I ran out of memory rather quickly with the 16 GB model so I upgraded to the 32 GB. MUCH BETTER! After uploading all my apps, photos, songs, and videos, I still have 19.69 GB left. And my marriage is saved!
The skeptic's iPad review
By Todd Bernhard
I am on record as having some reservations about this new device so I am obliged to give credit where it is due.
This thing is fast— zippy even! I never would have said that about my netbooks, one of which I sold to make room for the iPad that I am typing this on. I am sure there will be frustrations, such as when I visit a Web site that requires Flash, or if I have to type at length, but so far I do not feel as if I am missing out on anything. If anything, I am getting faster at typing with this virtual keyboard. The trick is to make a leap of faith and trust the auto correction. That— and find a comfortable way to hold the iPad.
The device is heavier than I expected. Heavy may not be the right word. It has more heft. It is substantial. My iPhone 3G makes me miss the metal back of my original iPhone. When Apple switched to a plastic back, the phone felt more disposable, like a toy. I hope Apple brings the iPad's aluminum back to the next iPhone.
Apple has removed screen protectors from their stores. Apparently they interfere with the new oleophobic covering. But it is clear to me (pun intended) that I will need a screen protector. This thing has my fingerprints all over it! I just want one that doesn't interfere with gestures as some screen protectors do.
I am glad I got an iPad when I did since I am a developer, and I need to be able to test my apps. However, it is becoming apparent that a 3G version will be desirable. As I type this in my in-law's home, I have no Wi-Fi access. I can use my iPhone to get my e-mail and browse the Web, but I can see how this will be an issue. It would not surprise me if AT&T offers a subsidized 3G model, removing the $130 premium, if users sign up for a one-year contract. That would make me upgrade. But for now, my iPhone is always with me.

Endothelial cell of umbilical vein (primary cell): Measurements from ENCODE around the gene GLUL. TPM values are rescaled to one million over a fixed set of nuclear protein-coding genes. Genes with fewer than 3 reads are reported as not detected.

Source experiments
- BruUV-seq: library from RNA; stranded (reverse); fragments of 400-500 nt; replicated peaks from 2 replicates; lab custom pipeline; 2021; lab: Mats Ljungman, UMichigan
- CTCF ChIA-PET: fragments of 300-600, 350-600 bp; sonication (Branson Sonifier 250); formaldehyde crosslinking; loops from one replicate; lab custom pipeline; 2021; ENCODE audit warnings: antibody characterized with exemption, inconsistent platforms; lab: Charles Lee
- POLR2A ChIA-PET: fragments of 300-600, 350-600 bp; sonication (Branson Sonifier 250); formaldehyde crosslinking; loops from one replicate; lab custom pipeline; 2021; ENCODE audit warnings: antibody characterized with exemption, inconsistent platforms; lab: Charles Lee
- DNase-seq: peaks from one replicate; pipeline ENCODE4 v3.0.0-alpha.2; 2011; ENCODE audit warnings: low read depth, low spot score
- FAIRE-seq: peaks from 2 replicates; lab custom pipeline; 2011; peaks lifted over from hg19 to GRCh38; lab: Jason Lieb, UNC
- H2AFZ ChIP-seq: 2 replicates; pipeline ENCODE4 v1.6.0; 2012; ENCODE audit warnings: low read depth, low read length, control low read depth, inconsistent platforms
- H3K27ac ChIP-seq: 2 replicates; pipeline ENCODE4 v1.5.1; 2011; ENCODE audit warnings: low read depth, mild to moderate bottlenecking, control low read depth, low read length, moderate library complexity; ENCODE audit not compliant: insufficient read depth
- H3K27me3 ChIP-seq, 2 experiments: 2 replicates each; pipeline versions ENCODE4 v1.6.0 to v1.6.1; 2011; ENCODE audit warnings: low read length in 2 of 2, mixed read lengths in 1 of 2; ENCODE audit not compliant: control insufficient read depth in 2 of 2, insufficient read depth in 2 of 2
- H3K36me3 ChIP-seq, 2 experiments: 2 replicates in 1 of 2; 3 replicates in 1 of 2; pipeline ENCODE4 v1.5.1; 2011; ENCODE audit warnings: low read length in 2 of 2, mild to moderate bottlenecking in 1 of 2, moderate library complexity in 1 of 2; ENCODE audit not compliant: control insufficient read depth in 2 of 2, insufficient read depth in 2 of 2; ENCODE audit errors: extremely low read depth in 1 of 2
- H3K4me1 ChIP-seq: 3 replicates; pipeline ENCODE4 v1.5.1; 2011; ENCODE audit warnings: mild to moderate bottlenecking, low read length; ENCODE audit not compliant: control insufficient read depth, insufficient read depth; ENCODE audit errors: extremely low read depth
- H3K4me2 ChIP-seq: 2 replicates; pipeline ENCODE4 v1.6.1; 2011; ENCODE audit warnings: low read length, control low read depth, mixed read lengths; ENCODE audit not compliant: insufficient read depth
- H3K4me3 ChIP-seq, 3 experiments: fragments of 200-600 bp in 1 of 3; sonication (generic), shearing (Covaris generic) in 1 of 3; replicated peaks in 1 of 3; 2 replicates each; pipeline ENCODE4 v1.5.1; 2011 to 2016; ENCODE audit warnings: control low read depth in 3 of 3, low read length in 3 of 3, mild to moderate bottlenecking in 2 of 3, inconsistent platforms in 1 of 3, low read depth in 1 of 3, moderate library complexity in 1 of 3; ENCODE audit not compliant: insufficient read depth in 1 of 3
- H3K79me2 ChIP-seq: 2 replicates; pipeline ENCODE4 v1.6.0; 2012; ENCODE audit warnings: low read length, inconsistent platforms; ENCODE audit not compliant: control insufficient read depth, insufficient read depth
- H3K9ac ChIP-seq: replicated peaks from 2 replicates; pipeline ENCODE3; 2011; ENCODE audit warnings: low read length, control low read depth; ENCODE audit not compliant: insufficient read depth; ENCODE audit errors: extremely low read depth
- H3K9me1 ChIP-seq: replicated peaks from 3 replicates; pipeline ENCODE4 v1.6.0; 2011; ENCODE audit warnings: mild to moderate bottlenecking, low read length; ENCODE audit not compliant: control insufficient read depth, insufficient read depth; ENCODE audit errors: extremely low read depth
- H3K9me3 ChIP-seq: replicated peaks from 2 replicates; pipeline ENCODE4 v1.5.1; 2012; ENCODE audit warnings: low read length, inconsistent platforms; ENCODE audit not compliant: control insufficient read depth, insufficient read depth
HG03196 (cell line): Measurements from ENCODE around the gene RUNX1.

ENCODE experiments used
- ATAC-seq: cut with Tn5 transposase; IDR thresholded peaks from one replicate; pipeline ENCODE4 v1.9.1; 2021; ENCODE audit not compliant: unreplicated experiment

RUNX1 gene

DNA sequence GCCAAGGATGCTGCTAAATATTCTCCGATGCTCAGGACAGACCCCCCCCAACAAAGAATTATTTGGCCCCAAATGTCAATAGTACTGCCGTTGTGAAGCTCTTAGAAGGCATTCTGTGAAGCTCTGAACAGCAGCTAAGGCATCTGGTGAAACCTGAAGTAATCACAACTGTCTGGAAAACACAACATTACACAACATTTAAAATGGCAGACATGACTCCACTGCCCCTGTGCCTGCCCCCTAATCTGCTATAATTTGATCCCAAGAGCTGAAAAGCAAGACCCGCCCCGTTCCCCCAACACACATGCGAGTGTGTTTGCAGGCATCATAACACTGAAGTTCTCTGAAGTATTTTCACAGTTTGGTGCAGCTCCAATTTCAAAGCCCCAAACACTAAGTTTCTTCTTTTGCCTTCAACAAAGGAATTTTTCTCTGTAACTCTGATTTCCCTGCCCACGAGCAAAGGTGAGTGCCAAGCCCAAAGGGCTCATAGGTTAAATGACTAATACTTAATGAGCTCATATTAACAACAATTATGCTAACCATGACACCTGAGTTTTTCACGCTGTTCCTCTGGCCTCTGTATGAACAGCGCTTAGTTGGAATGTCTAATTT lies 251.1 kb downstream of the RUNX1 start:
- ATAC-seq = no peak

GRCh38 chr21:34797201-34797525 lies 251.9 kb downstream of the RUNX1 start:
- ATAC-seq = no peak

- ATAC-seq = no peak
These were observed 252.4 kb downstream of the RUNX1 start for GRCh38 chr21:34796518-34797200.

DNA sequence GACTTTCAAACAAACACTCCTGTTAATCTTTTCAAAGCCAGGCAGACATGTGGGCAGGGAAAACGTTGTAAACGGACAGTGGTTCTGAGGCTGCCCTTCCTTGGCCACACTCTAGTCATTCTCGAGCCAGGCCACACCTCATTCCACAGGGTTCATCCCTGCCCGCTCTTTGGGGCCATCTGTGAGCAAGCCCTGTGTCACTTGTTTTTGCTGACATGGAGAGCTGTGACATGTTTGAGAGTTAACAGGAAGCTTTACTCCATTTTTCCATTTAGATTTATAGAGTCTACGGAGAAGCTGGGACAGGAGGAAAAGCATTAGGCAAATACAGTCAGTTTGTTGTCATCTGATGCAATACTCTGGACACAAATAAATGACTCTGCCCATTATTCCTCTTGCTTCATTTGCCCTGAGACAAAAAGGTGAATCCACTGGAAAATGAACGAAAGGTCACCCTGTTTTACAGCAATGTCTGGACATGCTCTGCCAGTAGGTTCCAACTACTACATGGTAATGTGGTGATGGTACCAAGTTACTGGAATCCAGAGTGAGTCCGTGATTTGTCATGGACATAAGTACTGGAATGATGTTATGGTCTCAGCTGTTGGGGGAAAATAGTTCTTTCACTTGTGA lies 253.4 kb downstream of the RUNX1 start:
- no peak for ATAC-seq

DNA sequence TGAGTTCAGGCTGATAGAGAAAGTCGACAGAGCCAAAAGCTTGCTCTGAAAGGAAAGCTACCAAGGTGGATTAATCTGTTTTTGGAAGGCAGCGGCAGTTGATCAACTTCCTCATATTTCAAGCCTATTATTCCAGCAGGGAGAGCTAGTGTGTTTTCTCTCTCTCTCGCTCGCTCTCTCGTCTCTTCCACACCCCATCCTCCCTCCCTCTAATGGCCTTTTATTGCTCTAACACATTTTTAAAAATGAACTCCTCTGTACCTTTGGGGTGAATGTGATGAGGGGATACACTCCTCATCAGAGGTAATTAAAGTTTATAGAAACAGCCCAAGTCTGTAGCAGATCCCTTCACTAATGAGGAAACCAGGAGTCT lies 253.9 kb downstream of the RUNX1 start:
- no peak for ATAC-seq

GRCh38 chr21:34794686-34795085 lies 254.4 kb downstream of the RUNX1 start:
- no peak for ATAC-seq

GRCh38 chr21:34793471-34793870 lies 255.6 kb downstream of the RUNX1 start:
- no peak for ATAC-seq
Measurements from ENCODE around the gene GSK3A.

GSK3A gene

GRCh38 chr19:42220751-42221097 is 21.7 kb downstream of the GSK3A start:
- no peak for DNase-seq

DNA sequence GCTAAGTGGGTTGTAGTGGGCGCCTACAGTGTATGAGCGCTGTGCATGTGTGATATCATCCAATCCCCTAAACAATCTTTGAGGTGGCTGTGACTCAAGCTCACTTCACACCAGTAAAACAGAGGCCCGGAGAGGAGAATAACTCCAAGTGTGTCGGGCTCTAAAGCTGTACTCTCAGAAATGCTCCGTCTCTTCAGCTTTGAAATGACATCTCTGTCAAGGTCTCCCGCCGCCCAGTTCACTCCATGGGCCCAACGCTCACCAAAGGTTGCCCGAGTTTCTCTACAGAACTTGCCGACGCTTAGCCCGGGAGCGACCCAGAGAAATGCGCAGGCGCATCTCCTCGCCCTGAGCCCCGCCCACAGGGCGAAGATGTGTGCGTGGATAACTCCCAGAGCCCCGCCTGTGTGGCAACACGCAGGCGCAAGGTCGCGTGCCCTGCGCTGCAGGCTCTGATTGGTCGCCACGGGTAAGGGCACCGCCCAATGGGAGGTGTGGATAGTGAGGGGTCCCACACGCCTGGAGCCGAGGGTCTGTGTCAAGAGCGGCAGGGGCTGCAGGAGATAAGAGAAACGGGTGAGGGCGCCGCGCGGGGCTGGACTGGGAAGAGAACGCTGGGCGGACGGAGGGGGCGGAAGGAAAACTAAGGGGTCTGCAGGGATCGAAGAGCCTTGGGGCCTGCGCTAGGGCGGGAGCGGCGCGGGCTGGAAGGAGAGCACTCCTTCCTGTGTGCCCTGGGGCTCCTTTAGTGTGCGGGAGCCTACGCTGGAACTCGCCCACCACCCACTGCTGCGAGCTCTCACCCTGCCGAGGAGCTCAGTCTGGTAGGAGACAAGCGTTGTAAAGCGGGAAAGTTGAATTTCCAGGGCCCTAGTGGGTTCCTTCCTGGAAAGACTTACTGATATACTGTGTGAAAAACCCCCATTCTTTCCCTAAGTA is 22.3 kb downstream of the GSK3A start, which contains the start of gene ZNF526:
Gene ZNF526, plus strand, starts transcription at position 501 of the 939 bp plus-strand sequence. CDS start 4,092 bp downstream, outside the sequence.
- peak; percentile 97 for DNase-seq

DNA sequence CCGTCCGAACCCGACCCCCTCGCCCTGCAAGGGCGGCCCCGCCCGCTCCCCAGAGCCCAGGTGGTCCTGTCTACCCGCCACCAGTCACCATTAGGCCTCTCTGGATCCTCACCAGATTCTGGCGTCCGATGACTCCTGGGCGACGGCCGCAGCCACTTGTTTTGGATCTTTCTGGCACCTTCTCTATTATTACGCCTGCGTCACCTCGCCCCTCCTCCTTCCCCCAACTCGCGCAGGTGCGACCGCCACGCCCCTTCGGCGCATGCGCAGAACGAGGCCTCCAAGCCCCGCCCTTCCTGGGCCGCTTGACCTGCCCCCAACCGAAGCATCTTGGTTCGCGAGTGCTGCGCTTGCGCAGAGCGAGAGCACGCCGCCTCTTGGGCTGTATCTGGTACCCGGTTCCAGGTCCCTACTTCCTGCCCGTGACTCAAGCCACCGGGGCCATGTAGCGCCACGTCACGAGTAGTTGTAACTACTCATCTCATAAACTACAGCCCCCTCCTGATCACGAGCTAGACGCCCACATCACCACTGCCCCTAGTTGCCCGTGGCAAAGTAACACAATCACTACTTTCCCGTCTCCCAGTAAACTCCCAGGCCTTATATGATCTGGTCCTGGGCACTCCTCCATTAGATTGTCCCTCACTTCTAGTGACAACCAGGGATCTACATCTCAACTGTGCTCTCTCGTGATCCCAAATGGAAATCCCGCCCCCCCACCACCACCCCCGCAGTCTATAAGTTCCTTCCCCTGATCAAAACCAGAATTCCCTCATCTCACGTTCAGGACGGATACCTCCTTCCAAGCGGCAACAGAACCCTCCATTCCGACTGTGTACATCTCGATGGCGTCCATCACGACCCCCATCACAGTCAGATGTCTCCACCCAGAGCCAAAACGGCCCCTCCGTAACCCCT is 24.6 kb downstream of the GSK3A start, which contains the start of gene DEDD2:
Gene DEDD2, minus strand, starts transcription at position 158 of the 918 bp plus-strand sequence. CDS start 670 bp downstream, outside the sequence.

After the iPad's announcement, I wrote about being disappointed that there was no camera in the iPad. I am confident there will be one in future models, but I am finding that there are so many other features and uses for this device that I will be happily entertained in the interim. For example, I hope to read more books thanks to the elegant iBooks (free; app2.me/2403) app! But without a standard keyboard, I certainly won't be typing any books on this! I have an Apple Bluetooth wireless keyboard which I prefer to the keyboard dock which doesn't offer multiple angles or fold up for transport. Again, I expect third parties to fill in some of the gaps.
I also complained initially about the lack of full multitasking capabilities. I started this article by writing about how zippy the experience is. Perhaps that is the tradeoff. I don't want a slow gadget, so I will accept this limitation for now. I hope the A4 chip, found in the iPad, makes its way into the next iPhone so that will be faster too! [Less than a week after the iPad became available, Apple announced that multitasking would indeed be making its way to newer devices. They appear to have figured out how to do so without putting a drain on performance or battery life.]